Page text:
The Expats, by Chris Pavone: After years of leading a double-life as an undercover spy, Kate Moore has abandoned the world of subterfuge for a new life in Luxemborg as a stay-at-home mom. When another American couple comes to town, Kate suspects they are not who they claim to be, and as Kate begins digging into their backgrounds, and that of her suspiciously-acting husband, her newly established life as an expat begins to unravel. I’m less than half way through this book, but am captivated by the fast-past story and blending of genres (part thriller, part domestic fiction). I definitely can’t wait to find out what will happen!
What I’ve Been Watching . . .
How I Met Your Mother: Luke and I are still working our way through Psych (at the rate of about five episodes per week), but we finally finished Boy Meets World and are currently filling our sitcom quota with How I Met Your Mother, which is one of my all-time favorites. Whenever a new season of one of our favorite shows becomes available on Netflix, Luke and I like to start the series from the beginning and watch it straight through. Though we’ve seen the first few seasons of this show a number of times, it never gets old. I can’t believe that this will be our last time through HIMYM, but it will be nice, after all these years, to finally get to MEET Ted’s future wife!
Comedians in Cars Getting Coffee: Have you checked out this web series yet? If not, it’s exactly what it sounds like: in each episode, host Jerry Seinfeld introduces a vintage car, picks up a famous comedian, and takes him or her to coffee. Though it’s a bit quirky, I enjoy seeing the comedians in this laid back setting; some are definitely funnier than others. My favorite episode has been the one with Tina Fey!
Silver Linings Playbook: This is the one movie we rented this month. For those who haven’t seen it, the movie tells the story of a Bipolar man (Pat) who was recently released from a mental institution. Pat is currently living with his eccentric parents, but he is optimistic about getting his life back on track and, especially, restoring his marriage with his estranged wife. Pat hopes that Tiffany, a recent widow who has some mental issues of her own, can help him with his goals, and he agrees to participate in a dance competition with Tiffany, which leads to their forming a unique bond.
The acting in this movie is superb, and I believe the film deserved every one of the awards it received. Bradley Cooper and Jennifer Lawrence are both believable in their roles, and they simultaneously broke my heart and kept me laughing. Parts of the movie were hard to watch because, as someone who has personally struggled with mental health issues, they hit a bit too close to home. Luke mentioned that he felt bad laughing in a movie with such serious undertones, but as I’ve often said, when it comes to mental illness, you sometimes just have to laugh so you can make it through. My one qualm with the film was that it seemed to have a few plot holes. I’m guessing these might have been filled in had I read the book? Another small issue was that Jennifer Lawrence seemed a bit too young to be playing this particular part; her superb acting made up for her youth, though. My Rating: 4 stars.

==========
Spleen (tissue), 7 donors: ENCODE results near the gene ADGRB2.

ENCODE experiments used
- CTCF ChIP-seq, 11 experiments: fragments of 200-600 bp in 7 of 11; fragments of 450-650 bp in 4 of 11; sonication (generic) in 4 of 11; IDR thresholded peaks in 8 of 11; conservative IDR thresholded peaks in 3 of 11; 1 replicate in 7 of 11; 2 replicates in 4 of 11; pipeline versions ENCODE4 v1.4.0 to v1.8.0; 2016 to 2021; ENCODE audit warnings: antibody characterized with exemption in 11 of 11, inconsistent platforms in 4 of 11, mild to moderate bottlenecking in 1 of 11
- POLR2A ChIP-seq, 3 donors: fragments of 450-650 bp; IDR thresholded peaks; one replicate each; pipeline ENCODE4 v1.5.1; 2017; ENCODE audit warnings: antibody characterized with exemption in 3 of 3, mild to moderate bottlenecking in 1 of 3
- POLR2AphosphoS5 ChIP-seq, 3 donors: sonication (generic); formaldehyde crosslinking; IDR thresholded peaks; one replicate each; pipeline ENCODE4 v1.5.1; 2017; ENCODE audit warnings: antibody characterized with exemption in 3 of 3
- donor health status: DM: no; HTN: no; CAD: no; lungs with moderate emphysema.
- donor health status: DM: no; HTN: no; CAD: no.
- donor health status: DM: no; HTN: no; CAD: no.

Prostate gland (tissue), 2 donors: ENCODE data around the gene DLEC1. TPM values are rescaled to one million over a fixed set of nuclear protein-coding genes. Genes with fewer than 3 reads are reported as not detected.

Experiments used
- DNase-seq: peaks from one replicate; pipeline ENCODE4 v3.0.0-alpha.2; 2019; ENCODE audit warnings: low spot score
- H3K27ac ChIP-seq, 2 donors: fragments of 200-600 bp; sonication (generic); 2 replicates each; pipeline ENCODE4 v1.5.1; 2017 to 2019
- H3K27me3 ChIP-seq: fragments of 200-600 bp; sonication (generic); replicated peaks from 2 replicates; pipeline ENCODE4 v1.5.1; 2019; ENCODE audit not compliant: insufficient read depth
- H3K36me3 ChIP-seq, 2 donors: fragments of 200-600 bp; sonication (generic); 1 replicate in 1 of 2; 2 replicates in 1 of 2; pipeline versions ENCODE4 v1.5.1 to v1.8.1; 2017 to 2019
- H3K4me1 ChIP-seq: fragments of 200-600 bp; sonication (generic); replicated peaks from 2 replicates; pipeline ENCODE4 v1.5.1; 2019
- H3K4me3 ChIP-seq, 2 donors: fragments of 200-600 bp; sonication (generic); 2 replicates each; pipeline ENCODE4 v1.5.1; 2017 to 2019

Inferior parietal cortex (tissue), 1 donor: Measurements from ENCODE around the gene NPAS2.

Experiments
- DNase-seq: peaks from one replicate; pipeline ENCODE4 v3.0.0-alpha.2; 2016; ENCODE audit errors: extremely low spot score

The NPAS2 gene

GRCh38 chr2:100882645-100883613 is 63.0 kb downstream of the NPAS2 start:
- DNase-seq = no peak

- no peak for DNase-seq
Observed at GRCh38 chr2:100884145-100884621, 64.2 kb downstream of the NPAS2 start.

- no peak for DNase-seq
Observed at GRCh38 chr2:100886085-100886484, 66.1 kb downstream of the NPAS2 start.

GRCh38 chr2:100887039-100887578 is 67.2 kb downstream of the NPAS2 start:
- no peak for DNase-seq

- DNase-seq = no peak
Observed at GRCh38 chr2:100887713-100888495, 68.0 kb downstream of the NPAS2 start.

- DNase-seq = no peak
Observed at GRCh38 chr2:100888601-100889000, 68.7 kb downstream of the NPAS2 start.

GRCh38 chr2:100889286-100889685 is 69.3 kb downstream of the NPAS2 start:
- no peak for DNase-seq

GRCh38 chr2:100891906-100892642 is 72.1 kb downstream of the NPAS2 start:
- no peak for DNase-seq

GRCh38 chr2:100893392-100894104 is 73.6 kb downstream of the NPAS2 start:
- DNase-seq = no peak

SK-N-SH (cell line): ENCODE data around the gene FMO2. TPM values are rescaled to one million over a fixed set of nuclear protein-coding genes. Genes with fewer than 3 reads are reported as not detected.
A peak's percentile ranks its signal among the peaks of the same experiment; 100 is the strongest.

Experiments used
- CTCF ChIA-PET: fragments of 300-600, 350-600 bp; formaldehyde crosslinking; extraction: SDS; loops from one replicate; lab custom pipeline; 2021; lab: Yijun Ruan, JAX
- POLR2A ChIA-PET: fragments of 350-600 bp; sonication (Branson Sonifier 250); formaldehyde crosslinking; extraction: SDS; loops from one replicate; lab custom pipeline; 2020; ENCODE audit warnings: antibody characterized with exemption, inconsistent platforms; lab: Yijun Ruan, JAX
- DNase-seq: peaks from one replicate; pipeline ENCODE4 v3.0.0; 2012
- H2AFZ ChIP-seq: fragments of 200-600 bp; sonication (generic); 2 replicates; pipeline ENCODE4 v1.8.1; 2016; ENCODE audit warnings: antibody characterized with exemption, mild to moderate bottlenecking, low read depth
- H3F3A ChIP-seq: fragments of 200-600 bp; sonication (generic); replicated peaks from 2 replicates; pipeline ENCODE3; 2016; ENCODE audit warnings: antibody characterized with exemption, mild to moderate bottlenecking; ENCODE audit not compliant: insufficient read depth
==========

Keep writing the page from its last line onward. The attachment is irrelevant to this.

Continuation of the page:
What I’ve Been Enjoying. . . .
Nesting: Baby J is scheduled to make an appearance in a little over four months, and Luke and I are in full-on nesting mode! We’re clearing out our extra bedroom to make way for nursery furniture, and we’ve registered for all sorts of cute little baby things. Luke and I have always made a pretty good team when it comes to big projects, and this is our biggest—and most fun!—project yet!
The Reappearance of Vegetables in my Diet: Throughout my first trimester, my overwhelming and persistent nausea mandated that most vegetables were temporarily off limits. It’s been wonderful to gradually introduce all of my old favorites back into my diet. My favorite combination (shown above) is spaghetti squash topped with steamed broccoli and carrots, salsa, and sour cream. I am doing all that I can to ensure that this little baby of mine comes out a veggie-lover like his mama!
Seeing My Baby Brother Get Married: Last weekend, my brother Austin (who is six years younger than me) married the girl of his dreams. Their wedding was held on a boat in Newport Harbor, and it went beautifully: their ceremony was sweet, the bride looked gorgeous, and Austin was the happiest I have ever seen him. It’s hard to believe that my brother—who will forever be about five years old in my mind—is a married man, but he and Amairany are great together, and I wish them all the best.
Dreaming About My Baby Boy: We are beyond excited to finally know the gender of our little boy (a son!), and we had so much fun revealing his gender to our families and on Facebook. To tell Luke’s family, we bought a bib that says, “If You Think I’m Cute, You Should See My Uncle.” (Luke has a brother and sister who are both single, so this reveal strategy would have worked for either a boy or a girl.) We shared the news with my family at my brother’s rehearsal dinner, where we set out a jar of blue licorice next to a sign that said, “Courtesy of Baby Boy Jernejcic.” When I showed the sign to my mom, it took her a minute to figure it out, but once she did, her reaction was priceless. I don’t think I’ve ever seen her so excited! Our little boy will be so blessed to have two sets of awesome grandparents!
The Reconvening of My Women’s Bible Study: I’ve been part of a mid-week Bible study at my church for the last four years, and it’s so good to be back again after a long summer break. I have met several amazing women through this study, and I am so happy that we are all back together! We are studying the Book of Ruth this fall, and after reading Recapture and falling in love with Ruth’s story, I’m looking forward to digging deeper.